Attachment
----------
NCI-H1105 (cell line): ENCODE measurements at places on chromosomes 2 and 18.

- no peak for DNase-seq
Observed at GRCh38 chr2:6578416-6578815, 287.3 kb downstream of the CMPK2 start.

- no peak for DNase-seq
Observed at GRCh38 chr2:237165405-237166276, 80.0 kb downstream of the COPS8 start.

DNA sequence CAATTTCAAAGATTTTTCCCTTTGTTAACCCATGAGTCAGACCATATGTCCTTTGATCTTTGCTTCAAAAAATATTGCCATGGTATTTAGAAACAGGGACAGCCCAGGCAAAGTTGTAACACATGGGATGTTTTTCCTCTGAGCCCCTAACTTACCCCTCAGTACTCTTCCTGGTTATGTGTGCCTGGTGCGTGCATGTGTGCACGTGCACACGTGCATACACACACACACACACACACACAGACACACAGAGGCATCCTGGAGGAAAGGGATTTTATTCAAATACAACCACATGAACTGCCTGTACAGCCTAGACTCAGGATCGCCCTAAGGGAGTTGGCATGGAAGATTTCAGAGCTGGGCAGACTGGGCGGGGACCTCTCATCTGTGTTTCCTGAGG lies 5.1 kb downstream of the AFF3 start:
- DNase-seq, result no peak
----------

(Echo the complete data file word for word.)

NCI-H1105 (cell line): ENCODE measurements at places on chromosomes 2 and 18.

- no peak for DNase-seq
Observed at GRCh38 chr2:6578416-6578815, 287.3 kb downstream of the CMPK2 start.

- no peak for DNase-seq
Observed at GRCh38 chr2:237165405-237166276, 80.0 kb downstream of the COPS8 start.

DNA sequence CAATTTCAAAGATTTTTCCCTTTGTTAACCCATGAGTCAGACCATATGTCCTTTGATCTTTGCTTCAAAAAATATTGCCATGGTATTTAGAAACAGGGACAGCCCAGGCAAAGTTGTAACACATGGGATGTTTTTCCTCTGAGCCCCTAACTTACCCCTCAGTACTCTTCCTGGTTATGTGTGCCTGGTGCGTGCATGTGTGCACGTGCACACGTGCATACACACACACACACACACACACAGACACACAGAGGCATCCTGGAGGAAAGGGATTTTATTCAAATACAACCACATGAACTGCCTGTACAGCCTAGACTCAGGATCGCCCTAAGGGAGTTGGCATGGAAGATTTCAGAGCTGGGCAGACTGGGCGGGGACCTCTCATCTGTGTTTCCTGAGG lies 5.1 kb downstream of the AFF3 start:
- DNase-seq, result no peak